By Marila Dardot

Location: Great Lawn Border Garden

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In her first exhibition in the United States, Brazilian artist Dardot premieres a large-scale installation of flags created by first-generation immigrants living in the Bay Area, amplifying the voices and experiences of our varied diaspora communities, and honoring the complexities and challenges of their experience in the midst of a divisive national conversation about the value of immigrants and the nature of American identity.

In Portuguese, saudade refers to melancholic longing or yearning. A recurring theme in Portuguese and Brazilian literature, saudade evokes a sense of loneliness and incompleteness. Portuguese scholar Aubrey Bell attempts to distill this complex concept in his 1912 book In Portugal, describing saudade as “a vague and constant desire for something that does not and probably cannot exist, for something other than the present.” He continues to argue that saudade is “not an active discontent or poignant sadness but an indolent dreaming wistfulness.” Saudade can also be casually used in conversation to mean you miss someone or something, even if you will see that person or thing in the near future. Describing her new work, Dardot states, “As an immigrant myself, I feel saudade. I miss where I came from. I miss places and people, houses and smells, sounds and moods; all the subtle details that make me who I am.” She goes on to say, “at a time when migrants and immigrants around the world are increasingly being scapegoated and ‘othered’ as the cause of societies’ problems, and when the complexity of their identities and experiences are often overly simplified--Saudade (our flags) is an opportunity to celebrate immigrants and the richness of their complex subjectivities, memories, and contributions, making them present and visible in the here and now.”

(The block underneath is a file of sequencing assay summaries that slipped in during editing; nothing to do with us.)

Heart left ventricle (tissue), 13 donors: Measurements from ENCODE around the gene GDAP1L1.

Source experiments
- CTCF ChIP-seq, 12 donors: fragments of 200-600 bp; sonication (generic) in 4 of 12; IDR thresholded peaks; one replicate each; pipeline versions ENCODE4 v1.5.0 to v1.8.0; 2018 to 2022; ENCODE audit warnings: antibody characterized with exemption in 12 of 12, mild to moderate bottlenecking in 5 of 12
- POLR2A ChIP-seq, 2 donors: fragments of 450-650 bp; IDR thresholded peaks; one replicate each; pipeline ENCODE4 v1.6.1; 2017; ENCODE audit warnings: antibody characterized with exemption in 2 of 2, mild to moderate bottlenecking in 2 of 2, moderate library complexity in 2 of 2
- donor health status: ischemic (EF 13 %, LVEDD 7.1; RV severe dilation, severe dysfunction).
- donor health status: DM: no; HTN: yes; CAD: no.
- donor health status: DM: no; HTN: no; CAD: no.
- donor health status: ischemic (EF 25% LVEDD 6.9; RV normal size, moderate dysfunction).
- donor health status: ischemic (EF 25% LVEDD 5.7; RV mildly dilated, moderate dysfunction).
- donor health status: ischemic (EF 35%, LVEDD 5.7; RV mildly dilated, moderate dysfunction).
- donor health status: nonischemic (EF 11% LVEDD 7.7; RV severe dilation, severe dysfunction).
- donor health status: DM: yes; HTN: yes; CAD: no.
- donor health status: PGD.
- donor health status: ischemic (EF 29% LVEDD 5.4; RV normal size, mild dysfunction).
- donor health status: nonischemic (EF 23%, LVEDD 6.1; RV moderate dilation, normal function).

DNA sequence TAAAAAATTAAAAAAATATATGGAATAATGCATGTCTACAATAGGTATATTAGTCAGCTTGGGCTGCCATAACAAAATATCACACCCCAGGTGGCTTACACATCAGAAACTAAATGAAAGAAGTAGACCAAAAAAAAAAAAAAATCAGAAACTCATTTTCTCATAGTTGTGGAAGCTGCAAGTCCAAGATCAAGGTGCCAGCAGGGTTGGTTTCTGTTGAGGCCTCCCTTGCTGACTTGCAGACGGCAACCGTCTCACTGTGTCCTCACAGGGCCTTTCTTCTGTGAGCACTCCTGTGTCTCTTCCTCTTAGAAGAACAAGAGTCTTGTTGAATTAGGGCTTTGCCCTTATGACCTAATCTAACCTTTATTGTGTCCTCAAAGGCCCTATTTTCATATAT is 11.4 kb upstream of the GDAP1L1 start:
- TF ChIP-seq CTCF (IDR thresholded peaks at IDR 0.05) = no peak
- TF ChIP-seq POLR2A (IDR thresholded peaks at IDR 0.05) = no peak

Project Partners:

factr   Office of Immigrant Relations
  Santa Clara County Library District